As proudly announced in its national anthem, Australia is “girt by sea.” That makes for bountiful fresh seafood, ranging from oysters, to coral trout, to pricey greenlip abalone. One of the best places to sample this briny harvest is the Sydney Fish Market, the largest in the southern hemisphere. Unlike the “New” Fulton Fish Market in New York City, which is hidden away in the Bronx, you can reach the Sydney Fish Market easily via public transport. Best of all, it’s not just a big room with piles of gorgeous fish being watched over by rather tough looking seamen who drive a hard bargain. At the Sydney Fish Market there are multiple restaurants; a wine shop, so you can BYOB; a bakery; and even public toilets. All in all, very civilized.
After having a look at some of this bright eyed, fresh fish, you might be inspired to learn more about what to do with it. That’s where the Sydney Seafood School comes in. The school began in 1989 as a way to teach Sydneysiders how to cook some of the more unusual catch that was for sale such as, octopus, abalone, and sea snails, which otherwise would have been sold off as bait. Nowadays, Australian home cooks are a lot more adventurous, but they still come to classes in order to hob nob with some of the famous chefs who teach at the school such as Mark Jensen of The Red Lantern and Christine Mansfield from Universal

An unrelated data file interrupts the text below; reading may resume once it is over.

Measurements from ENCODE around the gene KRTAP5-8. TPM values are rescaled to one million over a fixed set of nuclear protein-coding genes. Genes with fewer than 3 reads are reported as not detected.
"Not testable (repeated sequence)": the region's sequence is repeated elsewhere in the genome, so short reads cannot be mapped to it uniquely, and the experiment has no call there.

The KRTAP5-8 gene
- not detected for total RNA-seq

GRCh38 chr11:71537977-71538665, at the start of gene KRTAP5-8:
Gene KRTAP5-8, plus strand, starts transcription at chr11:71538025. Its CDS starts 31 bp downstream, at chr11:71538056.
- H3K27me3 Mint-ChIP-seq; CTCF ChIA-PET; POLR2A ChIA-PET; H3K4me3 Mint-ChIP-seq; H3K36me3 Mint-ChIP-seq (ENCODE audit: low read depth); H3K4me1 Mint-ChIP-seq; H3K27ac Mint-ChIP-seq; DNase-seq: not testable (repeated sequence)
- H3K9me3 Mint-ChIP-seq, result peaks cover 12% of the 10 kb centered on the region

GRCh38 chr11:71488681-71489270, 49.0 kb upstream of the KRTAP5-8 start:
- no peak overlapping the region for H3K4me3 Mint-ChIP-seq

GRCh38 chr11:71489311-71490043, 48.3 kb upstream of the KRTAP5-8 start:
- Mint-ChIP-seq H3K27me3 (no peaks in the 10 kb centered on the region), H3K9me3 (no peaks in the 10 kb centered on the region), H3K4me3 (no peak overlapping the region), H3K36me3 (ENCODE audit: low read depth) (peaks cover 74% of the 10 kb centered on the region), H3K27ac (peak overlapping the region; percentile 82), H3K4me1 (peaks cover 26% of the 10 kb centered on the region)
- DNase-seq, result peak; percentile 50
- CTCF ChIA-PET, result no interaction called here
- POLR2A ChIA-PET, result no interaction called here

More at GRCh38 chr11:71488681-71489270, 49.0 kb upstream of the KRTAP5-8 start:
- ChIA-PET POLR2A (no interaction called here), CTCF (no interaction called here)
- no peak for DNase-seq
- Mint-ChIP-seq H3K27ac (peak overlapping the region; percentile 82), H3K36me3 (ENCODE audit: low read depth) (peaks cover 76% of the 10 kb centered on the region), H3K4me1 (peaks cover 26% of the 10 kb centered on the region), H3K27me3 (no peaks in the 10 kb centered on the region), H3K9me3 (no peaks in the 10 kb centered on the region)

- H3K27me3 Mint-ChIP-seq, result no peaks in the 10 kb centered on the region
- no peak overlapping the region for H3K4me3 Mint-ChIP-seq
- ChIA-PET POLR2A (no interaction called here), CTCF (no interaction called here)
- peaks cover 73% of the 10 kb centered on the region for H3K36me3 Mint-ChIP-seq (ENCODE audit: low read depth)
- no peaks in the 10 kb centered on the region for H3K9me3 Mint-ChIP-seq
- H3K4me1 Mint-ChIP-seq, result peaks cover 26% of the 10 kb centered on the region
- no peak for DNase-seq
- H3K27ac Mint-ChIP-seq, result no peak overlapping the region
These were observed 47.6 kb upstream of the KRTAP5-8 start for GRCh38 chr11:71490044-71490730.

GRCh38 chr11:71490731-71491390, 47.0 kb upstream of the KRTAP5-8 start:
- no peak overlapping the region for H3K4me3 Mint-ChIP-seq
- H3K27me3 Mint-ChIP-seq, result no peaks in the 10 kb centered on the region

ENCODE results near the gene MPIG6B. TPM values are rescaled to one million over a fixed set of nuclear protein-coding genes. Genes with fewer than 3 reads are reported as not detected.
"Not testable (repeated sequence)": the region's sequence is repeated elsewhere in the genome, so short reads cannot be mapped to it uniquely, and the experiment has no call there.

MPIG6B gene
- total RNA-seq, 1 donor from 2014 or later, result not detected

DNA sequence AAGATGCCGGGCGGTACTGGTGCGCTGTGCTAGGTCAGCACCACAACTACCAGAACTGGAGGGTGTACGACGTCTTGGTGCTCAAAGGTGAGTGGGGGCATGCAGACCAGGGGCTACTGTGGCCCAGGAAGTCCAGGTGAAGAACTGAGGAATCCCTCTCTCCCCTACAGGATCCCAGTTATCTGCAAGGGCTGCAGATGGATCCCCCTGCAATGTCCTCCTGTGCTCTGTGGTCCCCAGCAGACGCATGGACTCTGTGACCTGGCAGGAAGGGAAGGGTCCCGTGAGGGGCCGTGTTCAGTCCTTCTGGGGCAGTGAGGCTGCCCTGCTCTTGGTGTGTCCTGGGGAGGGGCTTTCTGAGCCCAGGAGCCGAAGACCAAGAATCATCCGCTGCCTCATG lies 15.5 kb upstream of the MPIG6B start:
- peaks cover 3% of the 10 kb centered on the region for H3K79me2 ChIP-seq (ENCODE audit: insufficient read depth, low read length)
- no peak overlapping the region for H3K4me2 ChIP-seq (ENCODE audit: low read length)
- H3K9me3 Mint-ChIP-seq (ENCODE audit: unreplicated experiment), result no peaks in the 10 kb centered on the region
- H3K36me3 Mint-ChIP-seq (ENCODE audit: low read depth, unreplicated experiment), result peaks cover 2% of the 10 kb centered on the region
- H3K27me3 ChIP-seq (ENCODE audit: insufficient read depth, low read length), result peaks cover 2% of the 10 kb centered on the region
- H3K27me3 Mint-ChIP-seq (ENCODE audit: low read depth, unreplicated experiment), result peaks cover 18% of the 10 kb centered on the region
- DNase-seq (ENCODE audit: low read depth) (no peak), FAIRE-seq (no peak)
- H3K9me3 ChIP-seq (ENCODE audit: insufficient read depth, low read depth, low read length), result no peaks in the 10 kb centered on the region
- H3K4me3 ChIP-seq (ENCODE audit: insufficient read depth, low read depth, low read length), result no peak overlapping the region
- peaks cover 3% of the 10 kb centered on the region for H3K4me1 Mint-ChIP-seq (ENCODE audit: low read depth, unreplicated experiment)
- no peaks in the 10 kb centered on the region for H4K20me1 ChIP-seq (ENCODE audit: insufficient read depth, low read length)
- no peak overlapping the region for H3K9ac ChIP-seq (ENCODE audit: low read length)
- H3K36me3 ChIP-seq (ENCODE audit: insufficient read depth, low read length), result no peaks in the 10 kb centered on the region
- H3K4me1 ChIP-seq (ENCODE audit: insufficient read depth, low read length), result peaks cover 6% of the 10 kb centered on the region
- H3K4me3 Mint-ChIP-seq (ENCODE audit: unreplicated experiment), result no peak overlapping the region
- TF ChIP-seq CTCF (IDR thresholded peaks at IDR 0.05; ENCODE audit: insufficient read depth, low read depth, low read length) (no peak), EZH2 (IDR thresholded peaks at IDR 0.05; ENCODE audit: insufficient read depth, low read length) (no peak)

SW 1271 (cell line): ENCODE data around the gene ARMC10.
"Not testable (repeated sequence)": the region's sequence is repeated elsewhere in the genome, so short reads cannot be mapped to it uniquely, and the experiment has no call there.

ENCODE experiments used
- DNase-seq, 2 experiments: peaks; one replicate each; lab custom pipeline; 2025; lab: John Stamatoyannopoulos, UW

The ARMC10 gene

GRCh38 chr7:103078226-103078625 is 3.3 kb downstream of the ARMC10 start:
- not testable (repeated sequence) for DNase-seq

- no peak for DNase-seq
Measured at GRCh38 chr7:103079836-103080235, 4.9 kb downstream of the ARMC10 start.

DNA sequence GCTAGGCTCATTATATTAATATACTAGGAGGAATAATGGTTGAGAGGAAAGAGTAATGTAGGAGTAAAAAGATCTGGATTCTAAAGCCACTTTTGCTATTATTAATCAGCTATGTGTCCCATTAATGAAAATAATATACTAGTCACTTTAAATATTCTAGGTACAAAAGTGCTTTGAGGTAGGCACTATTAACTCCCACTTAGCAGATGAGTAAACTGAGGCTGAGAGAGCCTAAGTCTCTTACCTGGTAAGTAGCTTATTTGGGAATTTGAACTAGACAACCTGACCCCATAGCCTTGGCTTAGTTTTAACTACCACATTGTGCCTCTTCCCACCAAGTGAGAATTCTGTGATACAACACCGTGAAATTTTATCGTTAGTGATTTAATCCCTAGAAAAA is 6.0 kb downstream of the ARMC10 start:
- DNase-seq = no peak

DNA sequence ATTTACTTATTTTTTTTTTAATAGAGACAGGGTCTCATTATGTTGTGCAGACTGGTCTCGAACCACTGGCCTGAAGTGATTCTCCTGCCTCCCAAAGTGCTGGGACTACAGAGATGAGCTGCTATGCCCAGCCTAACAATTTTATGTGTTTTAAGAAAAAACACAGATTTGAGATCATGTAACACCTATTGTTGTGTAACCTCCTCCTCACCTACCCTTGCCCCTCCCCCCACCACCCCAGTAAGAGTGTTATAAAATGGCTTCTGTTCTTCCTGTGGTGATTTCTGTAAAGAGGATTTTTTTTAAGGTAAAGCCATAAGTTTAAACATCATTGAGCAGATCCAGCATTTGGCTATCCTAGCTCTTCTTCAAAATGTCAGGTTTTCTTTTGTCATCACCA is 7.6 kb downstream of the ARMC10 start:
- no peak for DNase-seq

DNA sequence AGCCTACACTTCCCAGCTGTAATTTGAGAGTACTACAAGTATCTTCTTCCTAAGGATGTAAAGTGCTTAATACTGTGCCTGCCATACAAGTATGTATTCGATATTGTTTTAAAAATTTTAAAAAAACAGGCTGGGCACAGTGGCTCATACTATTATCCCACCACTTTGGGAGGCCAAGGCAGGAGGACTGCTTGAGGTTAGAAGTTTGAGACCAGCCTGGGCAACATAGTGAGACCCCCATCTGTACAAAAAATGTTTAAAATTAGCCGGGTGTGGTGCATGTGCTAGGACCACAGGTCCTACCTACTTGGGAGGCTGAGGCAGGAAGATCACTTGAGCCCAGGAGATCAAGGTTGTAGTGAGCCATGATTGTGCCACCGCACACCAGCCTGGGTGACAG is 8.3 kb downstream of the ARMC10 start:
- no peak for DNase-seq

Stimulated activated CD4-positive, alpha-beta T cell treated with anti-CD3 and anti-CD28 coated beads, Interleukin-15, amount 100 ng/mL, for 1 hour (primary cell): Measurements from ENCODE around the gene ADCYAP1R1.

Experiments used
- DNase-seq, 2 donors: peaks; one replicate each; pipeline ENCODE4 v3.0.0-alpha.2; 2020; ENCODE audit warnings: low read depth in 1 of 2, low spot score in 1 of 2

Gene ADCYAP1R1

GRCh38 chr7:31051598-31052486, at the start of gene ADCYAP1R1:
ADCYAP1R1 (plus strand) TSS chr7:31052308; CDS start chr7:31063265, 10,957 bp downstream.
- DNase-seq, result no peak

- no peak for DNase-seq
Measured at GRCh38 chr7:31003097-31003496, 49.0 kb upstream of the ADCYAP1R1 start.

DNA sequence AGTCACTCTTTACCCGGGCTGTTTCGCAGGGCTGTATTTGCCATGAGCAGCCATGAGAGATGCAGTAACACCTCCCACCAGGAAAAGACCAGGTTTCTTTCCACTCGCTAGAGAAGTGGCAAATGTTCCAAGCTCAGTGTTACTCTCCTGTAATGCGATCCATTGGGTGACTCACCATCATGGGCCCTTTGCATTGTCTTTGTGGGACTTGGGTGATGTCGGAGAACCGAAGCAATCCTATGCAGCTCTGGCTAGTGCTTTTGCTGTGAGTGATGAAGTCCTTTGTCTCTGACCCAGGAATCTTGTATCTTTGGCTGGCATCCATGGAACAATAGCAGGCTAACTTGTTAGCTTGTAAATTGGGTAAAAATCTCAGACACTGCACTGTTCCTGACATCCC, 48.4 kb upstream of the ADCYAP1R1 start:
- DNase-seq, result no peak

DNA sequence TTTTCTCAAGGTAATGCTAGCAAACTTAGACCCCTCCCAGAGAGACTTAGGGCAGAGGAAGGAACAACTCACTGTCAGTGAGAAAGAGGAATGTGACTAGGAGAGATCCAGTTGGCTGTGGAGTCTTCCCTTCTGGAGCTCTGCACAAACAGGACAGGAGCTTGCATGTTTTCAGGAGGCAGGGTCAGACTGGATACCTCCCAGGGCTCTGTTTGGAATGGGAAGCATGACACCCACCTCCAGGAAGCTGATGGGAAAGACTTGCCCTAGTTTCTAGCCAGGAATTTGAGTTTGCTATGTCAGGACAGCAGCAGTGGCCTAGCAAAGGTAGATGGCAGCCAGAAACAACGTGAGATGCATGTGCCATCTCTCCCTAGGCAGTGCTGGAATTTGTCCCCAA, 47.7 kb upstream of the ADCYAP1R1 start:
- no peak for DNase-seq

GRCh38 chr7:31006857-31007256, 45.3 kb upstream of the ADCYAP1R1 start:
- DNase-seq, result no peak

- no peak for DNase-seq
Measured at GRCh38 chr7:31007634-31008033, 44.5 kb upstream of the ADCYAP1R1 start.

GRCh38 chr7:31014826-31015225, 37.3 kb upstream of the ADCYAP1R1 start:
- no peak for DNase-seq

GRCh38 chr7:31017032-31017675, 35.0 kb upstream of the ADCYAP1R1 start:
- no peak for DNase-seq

I arrived on a cloudy morning, with no real intention of eating anything, but one look at the crowds of people sitting at tables digging into sashimi, Thai-style chili crab, and exotic abalone, and I knew I had to at least have a little nibble of something.